It's actually quite easy if you take the time and go through it slowly. Everything is pretty much simple math, just using terms that seem complicated. Chief Blur Buster explained why changing the strobe duty has an effect on crosstalk (you would think it shouldn't, but it does, and it's not desirable at all), but the important thing is the Strobe Phase setting.
The Strobe Phase has 100 values. These 100 values are positions on the screen that are cut into 100 points. Changing the strobephase changes the "timing" during a frame where the strobe begins and ends. The timing range is equal to the refresh rate frame time, which is pretty self explanatory: 16.7ms (total) at 60hz, 10.0ms at 100hz, 8.3ms at 120hz and 6.9ms at 144hz.
I think that's pretty easy to understand, right?
So, at 60hz for example, 16.7ms is split up into 100 "points". Divide 16.7ms by 100 and what do you get? 0.167ms.
So changing the strobe phase by 1 point changes the "time" on the screen where the strobe signal "begins", increasing it by 0.167ms per point. (you can think of it as moving it down, but screen refreshes are done top to bottom, so you're actually moving the strobe position "UP" (higher) up the screen as you increase it. That's why a very high strobe phase will have lower input lag than a strobe phase of "0". (Think about this for a moment and it fully makes sense, since the top of the screen (on any monitor, even non strobed monitors) will have lower input lag than the bottom).
How does strobe duty factor into this? Simple. Strobe duty is the PERSISTENCE--how long the backlight is flashed on during that single frame. Back to our 60hz example, each point of strobe duty adds 0.167ms of backlight on time. So with a strobe duty of 001, the backlight is flashed on for 0.167ms and remains off for 16.53 ms (16.53ms + 0.167 = 16.7).
So, strobe phase changes the timing of the strobe by 0.167ms per phase point, and strobe DUTY increases the persistence by 0.167ms per duty point, at 60hz refresh rate.
At 100hz refresh rate, WITHOUT A VT Tweak, instead of 16.7ms it's 10.0 ms.
So strobe phase changes the strobe timing by 0.1ms (since there are 100 values of strobephase, 10 / 100 is 0.1 right?), and the strobe duty persistence is 0.1ms per point.
For 120hz it's 8.3ms and 0.083 and 144hz its 6.9ms and 0.069.
As you can clearly see, the BASE persistence and strobephase timing positions (in ms) are based on the raw refresh rate times.
Using a strobe phase of 100 WITHOUT a VT tweak starts the strobe timing at the very top of the screen instead of at the very bottom (starting at the very bottom is basically a 1 frame penalty, as the strobe extends into the next following frame)--remember about refreshes being done top to bottom, right? So--lower input lag. But the price you pay is, a large amount of crosstalk (crosstalk=pixel data from the NEXT FRAME) appearing at the bottom of the screen.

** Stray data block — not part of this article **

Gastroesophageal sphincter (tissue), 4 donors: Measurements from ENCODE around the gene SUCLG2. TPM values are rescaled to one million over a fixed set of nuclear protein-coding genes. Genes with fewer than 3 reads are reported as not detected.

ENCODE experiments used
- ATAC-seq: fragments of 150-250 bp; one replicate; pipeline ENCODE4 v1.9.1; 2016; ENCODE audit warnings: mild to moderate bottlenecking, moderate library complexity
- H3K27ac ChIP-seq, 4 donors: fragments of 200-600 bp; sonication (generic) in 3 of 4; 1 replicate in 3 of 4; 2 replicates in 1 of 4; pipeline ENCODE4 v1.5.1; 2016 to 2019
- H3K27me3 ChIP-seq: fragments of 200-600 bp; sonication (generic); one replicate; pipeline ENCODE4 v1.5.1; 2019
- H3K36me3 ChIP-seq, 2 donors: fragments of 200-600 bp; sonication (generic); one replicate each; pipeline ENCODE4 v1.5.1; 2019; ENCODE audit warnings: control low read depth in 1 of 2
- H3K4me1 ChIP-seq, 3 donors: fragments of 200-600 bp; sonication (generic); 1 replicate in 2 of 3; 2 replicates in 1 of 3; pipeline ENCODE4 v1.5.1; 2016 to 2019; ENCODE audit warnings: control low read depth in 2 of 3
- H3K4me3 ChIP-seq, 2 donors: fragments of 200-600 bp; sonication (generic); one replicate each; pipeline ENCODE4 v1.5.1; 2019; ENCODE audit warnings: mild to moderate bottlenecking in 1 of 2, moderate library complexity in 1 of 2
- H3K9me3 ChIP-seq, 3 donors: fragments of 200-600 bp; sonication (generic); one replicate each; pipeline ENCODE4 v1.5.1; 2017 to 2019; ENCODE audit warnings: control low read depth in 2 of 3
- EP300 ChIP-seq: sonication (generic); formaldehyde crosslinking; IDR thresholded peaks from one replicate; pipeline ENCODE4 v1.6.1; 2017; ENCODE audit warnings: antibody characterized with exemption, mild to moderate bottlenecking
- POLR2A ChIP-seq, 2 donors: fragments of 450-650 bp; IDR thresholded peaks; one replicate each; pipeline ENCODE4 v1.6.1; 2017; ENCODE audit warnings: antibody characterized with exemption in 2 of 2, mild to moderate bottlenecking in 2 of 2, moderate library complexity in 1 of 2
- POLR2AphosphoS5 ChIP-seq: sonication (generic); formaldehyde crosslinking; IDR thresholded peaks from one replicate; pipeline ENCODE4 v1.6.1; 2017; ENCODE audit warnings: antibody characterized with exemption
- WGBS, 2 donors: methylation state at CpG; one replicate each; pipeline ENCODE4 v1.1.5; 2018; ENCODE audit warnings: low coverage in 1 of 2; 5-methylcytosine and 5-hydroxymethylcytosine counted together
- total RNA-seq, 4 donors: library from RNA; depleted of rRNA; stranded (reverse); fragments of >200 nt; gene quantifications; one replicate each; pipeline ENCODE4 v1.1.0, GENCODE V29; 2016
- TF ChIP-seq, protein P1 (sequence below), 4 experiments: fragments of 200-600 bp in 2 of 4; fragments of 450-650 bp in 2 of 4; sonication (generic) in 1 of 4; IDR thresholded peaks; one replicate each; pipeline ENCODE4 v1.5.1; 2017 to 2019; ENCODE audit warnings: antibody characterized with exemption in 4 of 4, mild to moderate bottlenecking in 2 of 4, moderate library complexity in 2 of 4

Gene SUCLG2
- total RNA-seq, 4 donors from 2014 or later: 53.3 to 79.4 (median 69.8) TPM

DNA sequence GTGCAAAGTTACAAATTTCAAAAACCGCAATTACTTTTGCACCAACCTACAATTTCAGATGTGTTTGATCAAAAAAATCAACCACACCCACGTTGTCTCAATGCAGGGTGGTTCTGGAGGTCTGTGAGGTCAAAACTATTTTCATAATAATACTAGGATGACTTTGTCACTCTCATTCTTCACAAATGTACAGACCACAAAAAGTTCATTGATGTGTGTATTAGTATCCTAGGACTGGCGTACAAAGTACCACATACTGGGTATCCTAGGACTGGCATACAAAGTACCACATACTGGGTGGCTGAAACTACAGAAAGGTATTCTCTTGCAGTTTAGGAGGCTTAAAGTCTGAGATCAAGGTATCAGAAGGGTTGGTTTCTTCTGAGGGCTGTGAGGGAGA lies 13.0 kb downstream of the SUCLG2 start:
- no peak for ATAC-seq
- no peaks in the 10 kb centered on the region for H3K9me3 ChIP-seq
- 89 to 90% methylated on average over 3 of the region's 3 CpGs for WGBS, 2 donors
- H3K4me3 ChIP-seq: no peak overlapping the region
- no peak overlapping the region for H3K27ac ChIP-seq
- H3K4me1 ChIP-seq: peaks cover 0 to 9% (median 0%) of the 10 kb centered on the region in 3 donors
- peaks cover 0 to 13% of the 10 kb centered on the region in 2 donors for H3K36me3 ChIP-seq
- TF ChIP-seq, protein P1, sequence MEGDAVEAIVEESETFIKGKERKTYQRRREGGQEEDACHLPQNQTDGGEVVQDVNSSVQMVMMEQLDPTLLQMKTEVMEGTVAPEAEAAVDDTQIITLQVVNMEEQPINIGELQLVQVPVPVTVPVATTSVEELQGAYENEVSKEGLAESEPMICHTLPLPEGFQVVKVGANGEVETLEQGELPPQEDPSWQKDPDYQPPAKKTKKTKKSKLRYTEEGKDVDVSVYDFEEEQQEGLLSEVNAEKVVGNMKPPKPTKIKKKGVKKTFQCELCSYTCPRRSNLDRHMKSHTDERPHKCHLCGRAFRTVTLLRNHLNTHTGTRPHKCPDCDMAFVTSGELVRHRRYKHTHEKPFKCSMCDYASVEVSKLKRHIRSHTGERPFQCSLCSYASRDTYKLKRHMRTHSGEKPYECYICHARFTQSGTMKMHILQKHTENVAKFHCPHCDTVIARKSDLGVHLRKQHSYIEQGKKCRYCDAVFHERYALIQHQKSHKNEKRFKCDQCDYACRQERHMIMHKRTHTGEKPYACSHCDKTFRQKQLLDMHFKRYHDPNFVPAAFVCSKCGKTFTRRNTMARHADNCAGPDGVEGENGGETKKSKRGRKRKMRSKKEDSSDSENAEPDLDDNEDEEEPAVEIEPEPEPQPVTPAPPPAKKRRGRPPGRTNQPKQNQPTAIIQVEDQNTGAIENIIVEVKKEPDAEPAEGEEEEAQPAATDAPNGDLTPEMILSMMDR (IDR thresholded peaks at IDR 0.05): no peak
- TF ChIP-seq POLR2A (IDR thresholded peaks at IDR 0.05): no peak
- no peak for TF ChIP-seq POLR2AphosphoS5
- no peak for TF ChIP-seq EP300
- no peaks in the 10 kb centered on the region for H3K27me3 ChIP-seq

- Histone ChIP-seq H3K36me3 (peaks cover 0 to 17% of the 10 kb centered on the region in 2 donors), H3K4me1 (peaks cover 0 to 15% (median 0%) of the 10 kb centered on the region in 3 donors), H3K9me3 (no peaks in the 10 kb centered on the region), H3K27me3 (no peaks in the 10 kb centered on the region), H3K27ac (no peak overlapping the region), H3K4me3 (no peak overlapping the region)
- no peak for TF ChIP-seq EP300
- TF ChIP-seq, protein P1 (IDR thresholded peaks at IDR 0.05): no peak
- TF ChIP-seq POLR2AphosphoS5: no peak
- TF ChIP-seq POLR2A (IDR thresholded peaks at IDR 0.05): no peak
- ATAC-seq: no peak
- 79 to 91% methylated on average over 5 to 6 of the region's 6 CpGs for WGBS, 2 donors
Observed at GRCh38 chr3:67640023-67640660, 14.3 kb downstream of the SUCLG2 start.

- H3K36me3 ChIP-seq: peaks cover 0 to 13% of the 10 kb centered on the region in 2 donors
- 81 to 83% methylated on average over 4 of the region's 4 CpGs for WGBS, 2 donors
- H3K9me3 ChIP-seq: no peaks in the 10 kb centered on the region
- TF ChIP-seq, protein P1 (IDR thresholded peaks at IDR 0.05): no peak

Now what do VT tweaks do?
VT tweaks increase the vertical blanking interval. This is basically very similar to increasing the amount of vertical pixels (height) the screen scaler has to work with, as far as strobing is concerned. By increasing the blanking interval, you basically give the panel pixels more time to "settle" before the next frame gets sent to the monitor. This reduces crosstalk. Vertical Total 1350 increases vertical blanking by about 13% and vertical total 1500 by about 25%.
However, the scaler sees an increase in the vertical blanking period as an increase in vertical resolution itself. Why? Because higher resolutions (like 2560x1440) use a higher vertical blanking by design (this is how resolutions work--the higher the res, the higher the Vblank). That's why if you unlock the FACTORY (not service menu)--read the sticky on how to unlock the factory menu-- you'll see a bizarre resolution listed. E.g. 1920x1080 with a 1500 VT applied will show up as 1280x1440. Ignore the horizontal and look at the vertical. You'll see the increase in VT from 1138 (or 1144 at 120hz) to 1500 is the same percentage increase as 1080 to 1440.
Ok but why is this even important?
Because the problem is, the monitor's strobe timing is based on default established refresh rates and blanking intervals (1138 at 100hz, 1144 at 120hz). When you change the VT to a value the monitor doesn't recognize as belonging to a refresh rate, the monitor falls back to the "60hz" persistence and strobe timing values---0.167. So at 120hz for example, instead of using 0.083ms and 8.3ms total, it uses 0.167ms. This changes the strobe DUTY base persistence values to 0.167ms, so if you wanted 1ms persistence, you would use a Strobe duty of 006 now instead of 012 (006 x 0.167=1ms, instead of 012 x 0.083ms = 1ms).
However this does bizarre stuff to the strobe phase.
At 120hz, the entire max strobe phase timing the monitor can use for strobe positioning timing is 8.3ms since that's the frame time, right?
however the monitor is using 16.7ms persistence values! So a strobe phase of 000 ->100 would use 0.167ms x 100 ranges, but as you can clearly see, there is only 8.3ms available at 120hz. So--going past strobe duty 049 (0.167ms x 50 =8.3 !!!!!!), makes the BACKLIGHT SHUT OFF, because you are strobing past the available frame. This also limits the maximum strobe duty you can use (in reverse). Don't worry, the entire screen is still being strobed from very top to very bottom, but its being strobed at twice the width.
So at 120hz, 50 positions, at twice the width (0.167 instead of 0.083 per point).
Or at 100hz (VT): 60 positions at like 40% of the width (0.167 vs 0.1ms).
I hope you can follow that.